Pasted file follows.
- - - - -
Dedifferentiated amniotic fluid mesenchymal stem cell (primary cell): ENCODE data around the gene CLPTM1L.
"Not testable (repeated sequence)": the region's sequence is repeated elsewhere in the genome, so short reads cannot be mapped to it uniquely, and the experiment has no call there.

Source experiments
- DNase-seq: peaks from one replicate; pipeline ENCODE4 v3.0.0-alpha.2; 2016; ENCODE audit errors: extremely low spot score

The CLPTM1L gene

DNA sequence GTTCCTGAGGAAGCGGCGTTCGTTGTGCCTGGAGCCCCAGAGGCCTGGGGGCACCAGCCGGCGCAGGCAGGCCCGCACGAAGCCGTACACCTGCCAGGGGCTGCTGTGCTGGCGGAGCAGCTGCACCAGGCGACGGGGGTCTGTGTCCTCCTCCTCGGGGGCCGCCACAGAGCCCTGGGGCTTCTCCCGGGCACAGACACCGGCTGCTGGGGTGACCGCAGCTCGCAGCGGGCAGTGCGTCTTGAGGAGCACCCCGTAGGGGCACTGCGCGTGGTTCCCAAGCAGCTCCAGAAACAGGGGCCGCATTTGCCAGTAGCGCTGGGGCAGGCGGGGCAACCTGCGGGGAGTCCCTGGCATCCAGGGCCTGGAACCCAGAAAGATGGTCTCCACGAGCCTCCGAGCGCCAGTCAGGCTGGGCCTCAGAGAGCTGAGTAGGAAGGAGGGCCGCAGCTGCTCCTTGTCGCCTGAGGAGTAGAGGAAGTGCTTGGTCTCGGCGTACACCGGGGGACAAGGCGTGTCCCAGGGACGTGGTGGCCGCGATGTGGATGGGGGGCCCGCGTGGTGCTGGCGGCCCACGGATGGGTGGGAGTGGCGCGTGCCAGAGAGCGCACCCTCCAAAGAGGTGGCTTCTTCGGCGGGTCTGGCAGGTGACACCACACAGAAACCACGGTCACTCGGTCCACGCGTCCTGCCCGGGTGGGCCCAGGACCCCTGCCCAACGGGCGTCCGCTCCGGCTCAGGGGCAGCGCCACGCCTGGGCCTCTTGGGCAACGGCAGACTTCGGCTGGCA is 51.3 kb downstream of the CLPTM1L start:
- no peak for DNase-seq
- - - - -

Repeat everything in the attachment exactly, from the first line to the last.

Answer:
Dedifferentiated amniotic fluid mesenchymal stem cell (primary cell): ENCODE data around the gene CLPTM1L.
"Not testable (repeated sequence)": the region's sequence is repeated elsewhere in the genome, so short reads cannot be mapped to it uniquely, and the experiment has no call there.

Source experiments
- DNase-seq: peaks from one replicate; pipeline ENCODE4 v3.0.0-alpha.2; 2016; ENCODE audit errors: extremely low spot score

The CLPTM1L gene

DNA sequence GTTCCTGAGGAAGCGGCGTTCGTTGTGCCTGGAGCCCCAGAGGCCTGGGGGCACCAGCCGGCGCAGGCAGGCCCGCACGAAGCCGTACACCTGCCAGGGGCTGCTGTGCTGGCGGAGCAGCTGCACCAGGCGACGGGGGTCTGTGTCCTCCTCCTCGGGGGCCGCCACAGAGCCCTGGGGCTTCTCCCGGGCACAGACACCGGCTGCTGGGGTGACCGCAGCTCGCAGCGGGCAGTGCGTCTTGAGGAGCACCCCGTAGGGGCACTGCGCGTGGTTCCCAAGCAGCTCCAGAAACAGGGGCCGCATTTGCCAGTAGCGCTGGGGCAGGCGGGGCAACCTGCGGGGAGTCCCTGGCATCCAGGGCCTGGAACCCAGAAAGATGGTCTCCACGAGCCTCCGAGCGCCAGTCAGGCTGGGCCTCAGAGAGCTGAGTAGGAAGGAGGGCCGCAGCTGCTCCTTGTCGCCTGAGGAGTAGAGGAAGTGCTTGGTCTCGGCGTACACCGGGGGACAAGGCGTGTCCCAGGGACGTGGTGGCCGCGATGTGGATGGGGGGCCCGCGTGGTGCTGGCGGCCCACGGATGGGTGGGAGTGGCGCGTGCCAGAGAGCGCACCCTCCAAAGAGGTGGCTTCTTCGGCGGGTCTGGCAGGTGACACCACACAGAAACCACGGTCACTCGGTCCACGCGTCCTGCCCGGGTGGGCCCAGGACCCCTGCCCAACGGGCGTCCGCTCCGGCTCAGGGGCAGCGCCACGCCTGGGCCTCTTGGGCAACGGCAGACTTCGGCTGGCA is 51.3 kb downstream of the CLPTM1L start:
- no peak for DNase-seq